Near Staunton, 3 August 1828
As soon as I arrived at home, I wrote to Doctor Harrison, on the subject of the professorship of antient languages. In consequence of it, he visited me last night, and is now with me.
I have explained to him the wishes of the visitors upon the subject, particularly their desire that he should devote his whole time to the duties of the station, in order that he may maintain as much as possible the reputation which Mr. Long has earned for the school. I have told him candidly that we are looking abroad for some one to fill the chair permanently, whose years and acquirements had given him a reputation that might attract attention, and recommend the study of antient literature to the youth of our country, and that, therefore, though the permanent appointment was still open to his ambition, if he thought it worthy, and proved himself qualified, yet he ought not to calculate upon it, in deciding on the propriety of accepting the place for a time—
He treats the subject with great candour and delicacy, and saying that he can promise very little beyond diligence and zeal, and hope for very little beyond the gratification to be derived from faithful service, he agrees to accept the appointment for a year, and to devote his whole time to it; For this I have told him he would receive a salary of a thousand dollars, payable quarterly, and the regular fees of the school—his salary to commence from the date of your letter of appointment—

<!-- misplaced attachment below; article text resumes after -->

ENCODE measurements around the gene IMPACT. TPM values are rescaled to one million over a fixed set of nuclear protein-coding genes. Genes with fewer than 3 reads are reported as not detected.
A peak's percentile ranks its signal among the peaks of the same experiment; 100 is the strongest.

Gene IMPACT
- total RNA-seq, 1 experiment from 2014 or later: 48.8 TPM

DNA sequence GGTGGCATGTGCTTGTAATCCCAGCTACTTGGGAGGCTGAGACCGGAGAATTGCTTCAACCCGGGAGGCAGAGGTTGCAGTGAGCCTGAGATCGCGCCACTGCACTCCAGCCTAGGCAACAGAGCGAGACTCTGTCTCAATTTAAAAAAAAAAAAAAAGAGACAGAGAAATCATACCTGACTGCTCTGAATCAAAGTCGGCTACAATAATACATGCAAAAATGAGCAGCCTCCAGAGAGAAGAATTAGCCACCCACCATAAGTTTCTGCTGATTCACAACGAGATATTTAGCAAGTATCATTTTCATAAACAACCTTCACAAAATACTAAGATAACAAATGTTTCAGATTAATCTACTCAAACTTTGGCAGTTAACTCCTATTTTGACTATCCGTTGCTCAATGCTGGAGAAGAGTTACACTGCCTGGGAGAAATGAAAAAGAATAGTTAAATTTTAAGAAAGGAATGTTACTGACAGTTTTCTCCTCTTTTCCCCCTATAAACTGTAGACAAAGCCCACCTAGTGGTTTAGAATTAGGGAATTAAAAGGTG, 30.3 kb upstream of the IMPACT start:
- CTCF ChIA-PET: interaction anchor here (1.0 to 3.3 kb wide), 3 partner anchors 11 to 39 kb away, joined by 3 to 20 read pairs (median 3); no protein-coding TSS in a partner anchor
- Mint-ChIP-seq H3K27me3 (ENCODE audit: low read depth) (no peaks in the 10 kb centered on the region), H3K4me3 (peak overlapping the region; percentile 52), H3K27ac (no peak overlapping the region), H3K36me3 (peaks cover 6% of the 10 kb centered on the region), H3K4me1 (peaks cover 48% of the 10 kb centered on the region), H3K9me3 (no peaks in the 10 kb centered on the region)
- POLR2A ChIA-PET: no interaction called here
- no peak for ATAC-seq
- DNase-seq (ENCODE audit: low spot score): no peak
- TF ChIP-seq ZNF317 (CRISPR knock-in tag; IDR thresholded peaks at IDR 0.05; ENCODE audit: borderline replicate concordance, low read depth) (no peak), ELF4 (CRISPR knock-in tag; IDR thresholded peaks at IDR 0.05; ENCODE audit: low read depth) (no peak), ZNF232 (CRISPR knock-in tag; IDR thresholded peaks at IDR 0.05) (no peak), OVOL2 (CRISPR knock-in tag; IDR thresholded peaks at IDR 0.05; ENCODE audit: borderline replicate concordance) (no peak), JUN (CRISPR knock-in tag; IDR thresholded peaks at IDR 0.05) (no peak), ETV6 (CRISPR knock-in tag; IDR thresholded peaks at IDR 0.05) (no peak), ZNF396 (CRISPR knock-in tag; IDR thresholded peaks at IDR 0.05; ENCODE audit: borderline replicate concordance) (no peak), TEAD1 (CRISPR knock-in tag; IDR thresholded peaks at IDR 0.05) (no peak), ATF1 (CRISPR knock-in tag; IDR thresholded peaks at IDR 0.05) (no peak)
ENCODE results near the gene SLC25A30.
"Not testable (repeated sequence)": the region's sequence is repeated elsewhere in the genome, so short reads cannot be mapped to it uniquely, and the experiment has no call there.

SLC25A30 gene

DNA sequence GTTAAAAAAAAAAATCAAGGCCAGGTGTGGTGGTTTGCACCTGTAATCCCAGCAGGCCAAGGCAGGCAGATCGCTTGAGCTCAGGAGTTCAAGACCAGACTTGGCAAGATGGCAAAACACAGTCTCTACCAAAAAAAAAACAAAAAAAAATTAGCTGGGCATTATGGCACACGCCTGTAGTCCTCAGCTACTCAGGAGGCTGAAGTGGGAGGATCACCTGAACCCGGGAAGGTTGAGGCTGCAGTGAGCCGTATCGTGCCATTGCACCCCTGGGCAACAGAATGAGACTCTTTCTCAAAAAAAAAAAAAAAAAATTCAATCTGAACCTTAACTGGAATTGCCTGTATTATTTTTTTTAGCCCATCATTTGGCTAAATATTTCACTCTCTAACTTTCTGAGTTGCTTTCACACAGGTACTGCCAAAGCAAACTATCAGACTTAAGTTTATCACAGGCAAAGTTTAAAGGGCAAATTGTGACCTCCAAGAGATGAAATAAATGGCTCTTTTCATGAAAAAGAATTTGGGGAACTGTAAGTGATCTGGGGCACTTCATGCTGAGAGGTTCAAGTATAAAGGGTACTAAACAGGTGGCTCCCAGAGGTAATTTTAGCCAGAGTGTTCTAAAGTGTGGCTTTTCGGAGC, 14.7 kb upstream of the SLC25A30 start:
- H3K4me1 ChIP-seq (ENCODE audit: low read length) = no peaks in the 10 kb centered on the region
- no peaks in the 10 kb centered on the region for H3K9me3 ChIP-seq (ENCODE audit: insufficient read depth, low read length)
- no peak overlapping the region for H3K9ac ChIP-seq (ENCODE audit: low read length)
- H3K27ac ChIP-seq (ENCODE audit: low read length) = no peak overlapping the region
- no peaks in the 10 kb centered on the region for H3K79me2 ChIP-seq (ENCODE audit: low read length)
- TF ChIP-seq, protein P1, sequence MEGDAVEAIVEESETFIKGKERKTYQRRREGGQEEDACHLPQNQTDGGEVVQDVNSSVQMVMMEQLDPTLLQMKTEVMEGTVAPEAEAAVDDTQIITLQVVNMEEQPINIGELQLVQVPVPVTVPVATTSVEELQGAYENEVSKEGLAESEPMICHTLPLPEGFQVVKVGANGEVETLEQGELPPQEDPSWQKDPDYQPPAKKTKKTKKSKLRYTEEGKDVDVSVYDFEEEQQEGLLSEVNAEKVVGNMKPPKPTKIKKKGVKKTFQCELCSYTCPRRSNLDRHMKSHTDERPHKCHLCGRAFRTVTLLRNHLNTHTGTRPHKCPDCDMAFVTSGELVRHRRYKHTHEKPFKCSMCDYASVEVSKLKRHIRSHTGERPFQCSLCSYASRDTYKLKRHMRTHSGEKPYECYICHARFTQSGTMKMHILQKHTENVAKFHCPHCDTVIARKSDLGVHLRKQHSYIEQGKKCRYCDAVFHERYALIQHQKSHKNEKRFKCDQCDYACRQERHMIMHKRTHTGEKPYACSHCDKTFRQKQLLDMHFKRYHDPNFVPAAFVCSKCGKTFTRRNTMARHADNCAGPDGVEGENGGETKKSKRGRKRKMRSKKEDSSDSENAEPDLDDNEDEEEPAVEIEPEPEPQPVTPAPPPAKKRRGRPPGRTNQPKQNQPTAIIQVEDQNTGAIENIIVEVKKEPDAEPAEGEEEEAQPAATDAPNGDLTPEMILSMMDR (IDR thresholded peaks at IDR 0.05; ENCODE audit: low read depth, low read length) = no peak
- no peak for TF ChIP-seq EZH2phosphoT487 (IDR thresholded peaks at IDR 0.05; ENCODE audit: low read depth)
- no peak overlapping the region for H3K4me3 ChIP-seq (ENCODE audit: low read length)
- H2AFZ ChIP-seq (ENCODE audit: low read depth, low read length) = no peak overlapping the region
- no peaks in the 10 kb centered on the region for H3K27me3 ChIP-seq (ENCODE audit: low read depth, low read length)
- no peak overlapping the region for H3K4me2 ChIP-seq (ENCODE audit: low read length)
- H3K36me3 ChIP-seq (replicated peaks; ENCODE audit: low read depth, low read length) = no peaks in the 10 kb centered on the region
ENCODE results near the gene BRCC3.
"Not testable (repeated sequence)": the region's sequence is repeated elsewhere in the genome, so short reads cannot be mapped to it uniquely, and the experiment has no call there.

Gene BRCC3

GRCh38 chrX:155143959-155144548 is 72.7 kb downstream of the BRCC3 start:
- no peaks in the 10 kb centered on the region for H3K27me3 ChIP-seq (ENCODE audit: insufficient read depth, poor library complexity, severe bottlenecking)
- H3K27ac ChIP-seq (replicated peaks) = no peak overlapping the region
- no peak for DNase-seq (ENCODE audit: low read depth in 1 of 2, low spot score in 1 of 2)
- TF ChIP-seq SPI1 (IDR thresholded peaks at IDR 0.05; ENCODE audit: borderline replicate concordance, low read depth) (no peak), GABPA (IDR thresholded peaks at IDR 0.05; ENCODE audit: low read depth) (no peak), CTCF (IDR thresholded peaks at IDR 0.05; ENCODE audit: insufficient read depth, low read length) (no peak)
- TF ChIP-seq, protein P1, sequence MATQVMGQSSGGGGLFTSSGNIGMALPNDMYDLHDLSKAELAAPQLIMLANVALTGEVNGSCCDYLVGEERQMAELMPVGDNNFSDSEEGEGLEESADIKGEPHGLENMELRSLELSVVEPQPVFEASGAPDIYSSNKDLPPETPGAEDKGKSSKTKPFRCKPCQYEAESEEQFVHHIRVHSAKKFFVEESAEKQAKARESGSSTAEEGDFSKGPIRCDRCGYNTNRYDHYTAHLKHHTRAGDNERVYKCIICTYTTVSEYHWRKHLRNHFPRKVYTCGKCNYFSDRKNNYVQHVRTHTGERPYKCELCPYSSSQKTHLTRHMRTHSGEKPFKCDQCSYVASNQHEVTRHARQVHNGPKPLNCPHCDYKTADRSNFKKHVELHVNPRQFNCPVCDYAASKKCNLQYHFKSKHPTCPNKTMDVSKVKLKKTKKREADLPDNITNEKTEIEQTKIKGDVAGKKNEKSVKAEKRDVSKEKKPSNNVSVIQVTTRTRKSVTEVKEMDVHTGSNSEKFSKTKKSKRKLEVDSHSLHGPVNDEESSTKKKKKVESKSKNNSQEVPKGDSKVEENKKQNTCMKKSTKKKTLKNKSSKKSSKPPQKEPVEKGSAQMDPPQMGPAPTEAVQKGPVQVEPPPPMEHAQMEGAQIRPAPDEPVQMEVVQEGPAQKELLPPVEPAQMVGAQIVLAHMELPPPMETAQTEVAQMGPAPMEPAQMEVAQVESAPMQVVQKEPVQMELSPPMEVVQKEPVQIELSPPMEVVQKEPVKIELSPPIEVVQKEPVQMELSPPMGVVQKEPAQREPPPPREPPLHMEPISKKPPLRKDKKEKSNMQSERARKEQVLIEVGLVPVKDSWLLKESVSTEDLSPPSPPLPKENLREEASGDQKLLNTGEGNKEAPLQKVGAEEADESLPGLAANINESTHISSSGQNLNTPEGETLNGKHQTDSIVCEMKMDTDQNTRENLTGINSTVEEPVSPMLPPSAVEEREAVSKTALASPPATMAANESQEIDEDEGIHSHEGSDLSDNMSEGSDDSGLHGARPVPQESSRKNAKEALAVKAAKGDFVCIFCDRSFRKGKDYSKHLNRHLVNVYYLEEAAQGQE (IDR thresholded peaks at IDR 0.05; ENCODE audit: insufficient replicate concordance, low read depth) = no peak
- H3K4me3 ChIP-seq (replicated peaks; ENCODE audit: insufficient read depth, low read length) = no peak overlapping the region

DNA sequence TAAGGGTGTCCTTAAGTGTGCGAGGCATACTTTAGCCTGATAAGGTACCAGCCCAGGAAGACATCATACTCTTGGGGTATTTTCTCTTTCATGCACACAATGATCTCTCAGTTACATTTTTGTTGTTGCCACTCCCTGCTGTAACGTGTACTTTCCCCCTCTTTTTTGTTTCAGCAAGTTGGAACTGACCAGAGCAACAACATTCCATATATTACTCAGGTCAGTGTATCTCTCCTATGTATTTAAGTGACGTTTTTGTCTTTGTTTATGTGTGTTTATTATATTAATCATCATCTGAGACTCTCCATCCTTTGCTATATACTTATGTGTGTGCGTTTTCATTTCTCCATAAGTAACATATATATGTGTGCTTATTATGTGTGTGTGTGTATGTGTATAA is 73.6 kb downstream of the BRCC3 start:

You will address him if you please, at Harris[on]burg, Rockingham county—
I have not yet heard from Doctor Patterson, who though requested to address his acceptance or refusal of the appointment to you, I expected would have written to me also—My nephew doctor Johnson, who is with me, thinks it probable he had left Philadelphia, as is usual with him in the summer, for a temporary residence, in the country—I hope he is not hesitating about his course—With very great respect Your obedient servant
RC (DLC). Docketed by James Madison.